Imagine an electrical storm larger than the continental United States in which the lightning bolts are more than 1,000 times stronger than conventional lightning, and you'll have a good idea of the lightning storm -- the strongest of its kind ever seen -- that University of Iowa space scientists and their colleagues currently are tracking at Saturn with the Cassini spacecraft.

This artist concept shows how Cassini is able to detect radio signals from lightning on Saturn. Lightning strokes emit electromagnetic energy across a broad range of wavelengths, including the visual wavelengths we see and long radio wavelengths that cause static on an AM radio during a thunderstorm. Credit: NASA/JPL/University of Iowa
UI Professor Donald Gurnett, principal investigator for the Radio and Plasma Wave Science investigation (RPWS), along with UI researchers William Kurth and Georg Fischer, have been tracking the storm since Jan. 23.

"It is clear that this is the strongest lightning activity that we've seen yet with Cassini since it has arrived at Saturn. In fact, the flash rate even exceeds the rate observed by Voyager 1 back in 1980 and the intensities are at least as large, if not larger," Gurnett says. "Since Cassini was over the night side of Saturn and in a difficult position to image clouds, amateur astronomers were asked if they had seen evidence of a storm cloud recently."

He adds that within hours, two amateurs near Paris had posted a beautiful image of a white cloud at southern latitudes on Saturn that they had obtained early on Jan. 25, at a location consistent with the source of the lightning radio emissions being observed by Cassini. Cassini has now imaged the storm that RPWS and the Earth-based amateurs have seen.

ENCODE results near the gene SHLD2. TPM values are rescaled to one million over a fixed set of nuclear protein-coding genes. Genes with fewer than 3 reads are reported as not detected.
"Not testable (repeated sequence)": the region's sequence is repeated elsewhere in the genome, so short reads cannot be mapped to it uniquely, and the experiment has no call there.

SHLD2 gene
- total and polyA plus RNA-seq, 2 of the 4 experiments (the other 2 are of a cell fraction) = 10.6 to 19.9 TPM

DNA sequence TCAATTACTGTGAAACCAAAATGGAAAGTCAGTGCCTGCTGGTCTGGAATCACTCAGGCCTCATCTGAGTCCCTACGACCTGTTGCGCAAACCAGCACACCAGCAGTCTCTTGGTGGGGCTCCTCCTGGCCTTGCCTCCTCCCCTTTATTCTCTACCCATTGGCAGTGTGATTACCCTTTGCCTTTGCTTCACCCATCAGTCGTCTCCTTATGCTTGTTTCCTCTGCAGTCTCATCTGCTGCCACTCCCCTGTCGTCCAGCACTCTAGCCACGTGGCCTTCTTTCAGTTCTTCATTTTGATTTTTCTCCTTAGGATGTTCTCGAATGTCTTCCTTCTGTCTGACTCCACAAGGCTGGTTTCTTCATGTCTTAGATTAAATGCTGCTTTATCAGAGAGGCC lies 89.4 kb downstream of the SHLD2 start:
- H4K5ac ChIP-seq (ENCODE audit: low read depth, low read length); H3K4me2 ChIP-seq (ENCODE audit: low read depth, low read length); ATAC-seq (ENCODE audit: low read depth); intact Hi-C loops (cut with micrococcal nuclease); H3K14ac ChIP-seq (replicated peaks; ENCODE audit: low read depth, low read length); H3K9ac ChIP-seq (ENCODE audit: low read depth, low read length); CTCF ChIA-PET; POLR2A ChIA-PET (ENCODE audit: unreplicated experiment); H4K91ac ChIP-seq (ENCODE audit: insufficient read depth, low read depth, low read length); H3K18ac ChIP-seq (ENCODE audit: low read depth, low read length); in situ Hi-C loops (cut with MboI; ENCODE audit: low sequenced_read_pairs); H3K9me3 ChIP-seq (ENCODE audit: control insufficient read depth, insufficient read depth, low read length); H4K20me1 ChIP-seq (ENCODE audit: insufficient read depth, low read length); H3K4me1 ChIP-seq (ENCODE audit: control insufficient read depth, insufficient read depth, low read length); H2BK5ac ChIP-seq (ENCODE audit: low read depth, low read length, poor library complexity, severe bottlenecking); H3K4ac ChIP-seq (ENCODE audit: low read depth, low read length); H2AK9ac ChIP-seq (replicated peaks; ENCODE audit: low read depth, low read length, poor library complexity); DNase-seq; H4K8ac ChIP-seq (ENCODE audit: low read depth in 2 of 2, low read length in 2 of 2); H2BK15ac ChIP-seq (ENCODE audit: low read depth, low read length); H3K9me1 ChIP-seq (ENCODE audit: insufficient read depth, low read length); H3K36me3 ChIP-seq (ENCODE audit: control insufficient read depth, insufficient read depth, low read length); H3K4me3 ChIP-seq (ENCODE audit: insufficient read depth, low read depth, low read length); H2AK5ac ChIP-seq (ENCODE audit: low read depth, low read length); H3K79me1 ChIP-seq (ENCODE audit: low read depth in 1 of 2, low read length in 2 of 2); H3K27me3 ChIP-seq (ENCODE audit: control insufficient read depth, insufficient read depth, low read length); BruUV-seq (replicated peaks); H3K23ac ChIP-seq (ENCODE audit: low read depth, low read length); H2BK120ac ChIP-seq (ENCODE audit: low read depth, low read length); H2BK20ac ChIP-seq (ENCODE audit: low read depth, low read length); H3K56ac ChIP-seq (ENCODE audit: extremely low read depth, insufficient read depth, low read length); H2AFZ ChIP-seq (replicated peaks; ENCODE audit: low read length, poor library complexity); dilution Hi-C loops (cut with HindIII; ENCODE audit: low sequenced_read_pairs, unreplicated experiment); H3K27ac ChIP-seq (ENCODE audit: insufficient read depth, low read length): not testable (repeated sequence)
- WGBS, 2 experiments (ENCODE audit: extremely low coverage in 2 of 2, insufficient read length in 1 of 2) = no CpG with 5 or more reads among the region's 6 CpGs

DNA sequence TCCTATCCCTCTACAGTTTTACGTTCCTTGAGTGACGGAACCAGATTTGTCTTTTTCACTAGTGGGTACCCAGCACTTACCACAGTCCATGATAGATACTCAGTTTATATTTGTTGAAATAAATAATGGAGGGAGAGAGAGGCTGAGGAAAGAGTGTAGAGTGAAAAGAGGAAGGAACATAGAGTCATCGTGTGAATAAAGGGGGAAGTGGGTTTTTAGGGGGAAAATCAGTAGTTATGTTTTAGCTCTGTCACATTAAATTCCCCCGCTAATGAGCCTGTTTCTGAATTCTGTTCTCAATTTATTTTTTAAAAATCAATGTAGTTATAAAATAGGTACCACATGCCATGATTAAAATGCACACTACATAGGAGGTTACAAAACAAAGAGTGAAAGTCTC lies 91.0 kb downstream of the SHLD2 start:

Kurth notes that the Iowa-built RPWS instrument detects radio emissions the same way that a car radio picks up the crackle and pop of a summer thunderstorm on Earth.

"With Cassini we have learned that lightning storms can emerge suddenly and last for several weeks or even a month", says Fischer, a UI postdoctoral research scholar. "On the other hand, we have only observed a single smaller lightning storm throughout 2005, which is remarkably different compared to what we know about terrestrial thunderstorms."

RPWS team member and UI alumnus Michael Kaiser of NASA's Goddard Space Flight Center, Greenbelt, Md., suggests that the storm has varied in intensity, but continued with some 25 episodes occurring since he first noticed the storm on Jan. 23.

The researchers say that the origin of such storms is unknown, but may be related to Saturn's warm interior. Gurnett says that scientists hope to locate the storm with greater precision in the coming weeks when Cassini is scheduled to fly closer to the planet.

Gurnett's RPWS team colleagues, in addition to Fischer, Kurth, and Kaiser, are Philippe Zarka and Alain Lecacheux of the Observatory of Paris, Meudon, France; and Bill Farrell of Goddard Space Flight Center, Greenbelt, Md.

The radio sounds of Saturn's lightning can be heard here.

The Cassini mission is a cooperative project of NASA, the European Space Agency and the Italian Space Agency. The Jet Propulsion Laboratory, a division of the California Institute of Technology in Pasadena, Calif., manages the Cassini mission for NASA's Science Mission Directorate, Washington, D.C. The Cassini orbiter was designed, developed and assembled at JPL.